Big Brother of the Publishing World

Lots of buzz going around about Amazon lately. They bought Goodreads, the readers social networking site. Stephen King has refused to let his latest book be turned into an ebook. Amazon is supposedly offering a refund to anyone who bought Jaime McGuire’s book now that she is going with a traditional publisher (the refund is at her expense of course). Amazon is trying to corner the new domain market for things such as dot books (.books).  Amazon has acquired a patent for a means to sell “used” ebooks. Amazon and Warner are teaming up to create a fan fiction platform so fans can make money off their derivative fiction. And on and on and on.

I don’t know what of that is true. Some, of course, maybe even all of it. But the overlying truth is that Amazon is the largest retailer on the planet, and they sbookseem to have no plans to curtail their expansion. (People hate Walmart. Why don’t they hate Amazon? I’ve never been able to figure that out. Maybe because Walmart has competition so people can afford to hate Walmart but Amazon is a force beyond reckoning? Or because Walmart has salespeople we see where Amazon’s employees are hidden behind computer screeens?)

As the world’s largest retailer, Amazon has become the controlling partner in the publishing industry, having a say in almost every facet of the business.

Major publishers fight Amazon and bow to them at the same time since their books are sold in great numbers on the site.

Small presses need Amazon, both its Create Space printing arm and its ability to reach readers.

Self-publishers love Amazon because it allows them to “publish” without ever having to do the work of actually publishing their book. (They compare themselves to Dickens and Grisham, though both those men published their books and peddled them on their own without the help of a super-giant monolithic business.)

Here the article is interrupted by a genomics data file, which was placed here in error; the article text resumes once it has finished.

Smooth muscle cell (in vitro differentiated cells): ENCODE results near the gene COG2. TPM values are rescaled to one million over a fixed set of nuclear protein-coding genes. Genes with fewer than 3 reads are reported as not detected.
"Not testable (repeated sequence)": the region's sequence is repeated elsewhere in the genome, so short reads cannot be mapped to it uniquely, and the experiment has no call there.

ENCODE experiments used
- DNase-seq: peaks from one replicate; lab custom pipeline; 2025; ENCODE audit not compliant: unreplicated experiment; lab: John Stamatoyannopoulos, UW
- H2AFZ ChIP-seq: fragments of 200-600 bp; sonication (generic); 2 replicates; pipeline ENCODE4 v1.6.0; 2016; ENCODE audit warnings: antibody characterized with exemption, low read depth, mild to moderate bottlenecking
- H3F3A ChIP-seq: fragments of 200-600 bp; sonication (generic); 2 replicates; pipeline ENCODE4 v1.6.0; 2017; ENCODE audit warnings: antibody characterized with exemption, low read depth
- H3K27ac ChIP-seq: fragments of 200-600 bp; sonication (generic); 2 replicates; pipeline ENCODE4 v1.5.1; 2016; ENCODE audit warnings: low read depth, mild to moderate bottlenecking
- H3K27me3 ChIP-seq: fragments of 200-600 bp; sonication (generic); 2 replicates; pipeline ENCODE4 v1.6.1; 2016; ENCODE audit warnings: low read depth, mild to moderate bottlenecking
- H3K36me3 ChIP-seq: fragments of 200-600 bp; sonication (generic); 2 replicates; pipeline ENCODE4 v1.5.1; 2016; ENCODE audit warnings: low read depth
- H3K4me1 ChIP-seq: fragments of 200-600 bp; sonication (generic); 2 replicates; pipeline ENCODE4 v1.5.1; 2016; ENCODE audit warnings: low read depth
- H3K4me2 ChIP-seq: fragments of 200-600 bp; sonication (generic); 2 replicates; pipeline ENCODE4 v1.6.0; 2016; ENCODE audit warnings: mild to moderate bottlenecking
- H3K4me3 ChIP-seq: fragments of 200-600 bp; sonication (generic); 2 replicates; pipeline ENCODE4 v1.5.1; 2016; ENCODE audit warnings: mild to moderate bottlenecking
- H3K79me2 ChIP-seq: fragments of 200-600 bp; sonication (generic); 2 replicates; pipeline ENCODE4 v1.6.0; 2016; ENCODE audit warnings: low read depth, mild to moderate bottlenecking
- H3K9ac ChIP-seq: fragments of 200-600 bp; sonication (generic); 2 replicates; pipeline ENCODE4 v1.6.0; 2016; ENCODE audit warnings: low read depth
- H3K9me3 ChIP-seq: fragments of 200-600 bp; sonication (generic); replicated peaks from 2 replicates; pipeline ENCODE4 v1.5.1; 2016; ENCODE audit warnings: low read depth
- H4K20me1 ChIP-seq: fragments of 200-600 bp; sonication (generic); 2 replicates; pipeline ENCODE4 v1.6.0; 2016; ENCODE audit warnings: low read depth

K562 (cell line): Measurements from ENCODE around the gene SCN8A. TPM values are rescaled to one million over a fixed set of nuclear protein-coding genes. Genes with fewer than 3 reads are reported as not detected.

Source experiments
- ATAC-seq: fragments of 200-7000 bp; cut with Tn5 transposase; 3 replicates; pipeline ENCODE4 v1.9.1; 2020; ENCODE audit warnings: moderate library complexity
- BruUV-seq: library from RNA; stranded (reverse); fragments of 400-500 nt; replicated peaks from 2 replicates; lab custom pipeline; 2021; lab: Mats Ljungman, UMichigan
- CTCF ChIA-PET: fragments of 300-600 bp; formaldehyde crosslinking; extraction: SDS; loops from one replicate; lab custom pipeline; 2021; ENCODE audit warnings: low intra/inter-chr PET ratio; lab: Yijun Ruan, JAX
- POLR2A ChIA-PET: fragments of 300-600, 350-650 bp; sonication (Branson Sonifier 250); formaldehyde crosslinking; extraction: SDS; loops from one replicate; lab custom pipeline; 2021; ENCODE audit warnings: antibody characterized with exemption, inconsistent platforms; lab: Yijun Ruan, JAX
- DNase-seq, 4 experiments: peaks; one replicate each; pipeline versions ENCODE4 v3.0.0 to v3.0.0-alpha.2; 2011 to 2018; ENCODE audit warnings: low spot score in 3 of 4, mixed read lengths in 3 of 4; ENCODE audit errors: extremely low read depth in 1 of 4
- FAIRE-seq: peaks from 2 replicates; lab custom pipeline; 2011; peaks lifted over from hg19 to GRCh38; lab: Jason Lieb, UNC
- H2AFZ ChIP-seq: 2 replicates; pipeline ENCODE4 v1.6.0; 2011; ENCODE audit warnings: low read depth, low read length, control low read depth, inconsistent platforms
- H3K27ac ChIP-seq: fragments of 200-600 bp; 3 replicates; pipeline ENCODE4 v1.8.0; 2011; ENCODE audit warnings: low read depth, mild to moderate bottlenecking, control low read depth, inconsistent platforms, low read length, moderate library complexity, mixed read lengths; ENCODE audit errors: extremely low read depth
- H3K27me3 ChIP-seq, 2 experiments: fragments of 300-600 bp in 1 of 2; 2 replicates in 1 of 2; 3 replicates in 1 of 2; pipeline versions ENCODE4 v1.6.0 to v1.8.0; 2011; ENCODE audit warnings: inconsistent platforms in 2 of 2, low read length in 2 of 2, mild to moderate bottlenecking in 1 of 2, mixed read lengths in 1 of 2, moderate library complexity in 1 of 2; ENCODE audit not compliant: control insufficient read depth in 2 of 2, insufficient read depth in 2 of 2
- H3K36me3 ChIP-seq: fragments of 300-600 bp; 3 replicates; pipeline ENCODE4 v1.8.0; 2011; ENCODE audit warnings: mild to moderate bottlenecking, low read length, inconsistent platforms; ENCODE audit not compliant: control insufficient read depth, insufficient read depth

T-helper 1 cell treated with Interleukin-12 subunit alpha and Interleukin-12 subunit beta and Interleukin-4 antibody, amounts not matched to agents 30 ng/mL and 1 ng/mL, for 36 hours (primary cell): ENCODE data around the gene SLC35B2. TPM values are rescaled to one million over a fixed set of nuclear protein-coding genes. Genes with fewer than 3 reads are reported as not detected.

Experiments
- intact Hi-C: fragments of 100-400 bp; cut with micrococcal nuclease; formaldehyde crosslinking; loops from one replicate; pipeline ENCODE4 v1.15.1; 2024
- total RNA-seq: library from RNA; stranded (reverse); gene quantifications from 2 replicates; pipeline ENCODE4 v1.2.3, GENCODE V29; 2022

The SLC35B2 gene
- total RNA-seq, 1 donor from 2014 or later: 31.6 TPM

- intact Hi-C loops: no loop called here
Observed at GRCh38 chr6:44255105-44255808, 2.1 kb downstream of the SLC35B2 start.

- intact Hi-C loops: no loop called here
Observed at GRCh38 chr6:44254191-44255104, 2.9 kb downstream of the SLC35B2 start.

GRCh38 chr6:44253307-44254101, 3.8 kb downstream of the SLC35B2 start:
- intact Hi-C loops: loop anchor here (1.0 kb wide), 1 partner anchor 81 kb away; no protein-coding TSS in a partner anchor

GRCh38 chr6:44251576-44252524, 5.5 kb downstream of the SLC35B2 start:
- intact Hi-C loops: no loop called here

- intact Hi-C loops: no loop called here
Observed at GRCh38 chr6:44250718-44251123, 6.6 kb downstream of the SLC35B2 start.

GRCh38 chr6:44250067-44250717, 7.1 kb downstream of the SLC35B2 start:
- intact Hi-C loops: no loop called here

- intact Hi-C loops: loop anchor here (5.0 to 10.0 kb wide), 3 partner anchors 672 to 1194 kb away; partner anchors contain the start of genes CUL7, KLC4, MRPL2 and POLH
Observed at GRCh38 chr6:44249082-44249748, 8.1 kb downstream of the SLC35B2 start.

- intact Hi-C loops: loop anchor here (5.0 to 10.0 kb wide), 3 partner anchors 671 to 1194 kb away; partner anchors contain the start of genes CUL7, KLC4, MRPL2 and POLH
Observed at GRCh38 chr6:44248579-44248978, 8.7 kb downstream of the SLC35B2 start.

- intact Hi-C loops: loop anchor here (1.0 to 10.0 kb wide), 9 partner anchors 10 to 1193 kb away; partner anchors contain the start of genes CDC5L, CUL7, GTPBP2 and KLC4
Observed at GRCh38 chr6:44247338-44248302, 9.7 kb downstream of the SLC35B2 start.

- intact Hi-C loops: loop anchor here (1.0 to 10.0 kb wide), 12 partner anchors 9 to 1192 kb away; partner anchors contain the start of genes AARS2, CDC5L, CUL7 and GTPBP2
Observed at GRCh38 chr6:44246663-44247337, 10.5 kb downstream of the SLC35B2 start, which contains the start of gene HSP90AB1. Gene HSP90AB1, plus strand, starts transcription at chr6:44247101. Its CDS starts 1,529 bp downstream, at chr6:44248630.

People think of Amazon as a sales platform, similar to a blog platform, when Amazon is no such thing. They are a retailer, taking the works that others have created, and selling them (or even giving them away). Because people don’t understand the business of Amazon (the business of Amazon is Amazon) they tend to think that it is a service, and when Amazon flexes its considerable financial muscle, these people start complaining.

My publisher uses Amazon, of course. In this book climate, it’s suicidal not to. And as long as my publisher is willing to publish my books, that’s the way things will be, but if they ever turn me loose, I have no intention of republishing on Amazon. I’m not even sure I’d turn my books into ebooks. I might truly self-publish via Crate Space as I’ve heard it called — pay to have the books printed up — and then . . . well, no point in getting ahead of myself. I have a publisher for now, and maybe forever.

A friend, however, is planning on taking her ebook rights back from her publisher and self-publishing via Amazon since she is convinced she can do a better job on her own, and perhaps she might. At the moment, Amazon seems to be favoring self-published authors, and yet, what Amazon gives, Amazon can take away.

I’ll leave you with the same advice I gave her: be careful. You might be fine, but just be aware that Amazon/Kindle isn’t the sinecure it sometimes seems.

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Pat Bertram is the author of the suspense novels Light Bringer, More Deaths Than One, A Spark of Heavenly Fire, and Daughter Am I. Bertram is also the author of Grief: The Great Yearning, “an exquisite book, wrenching to read, and at the same time full of profound truths.” Follow Pat on Google+. Like Pat on Facebook.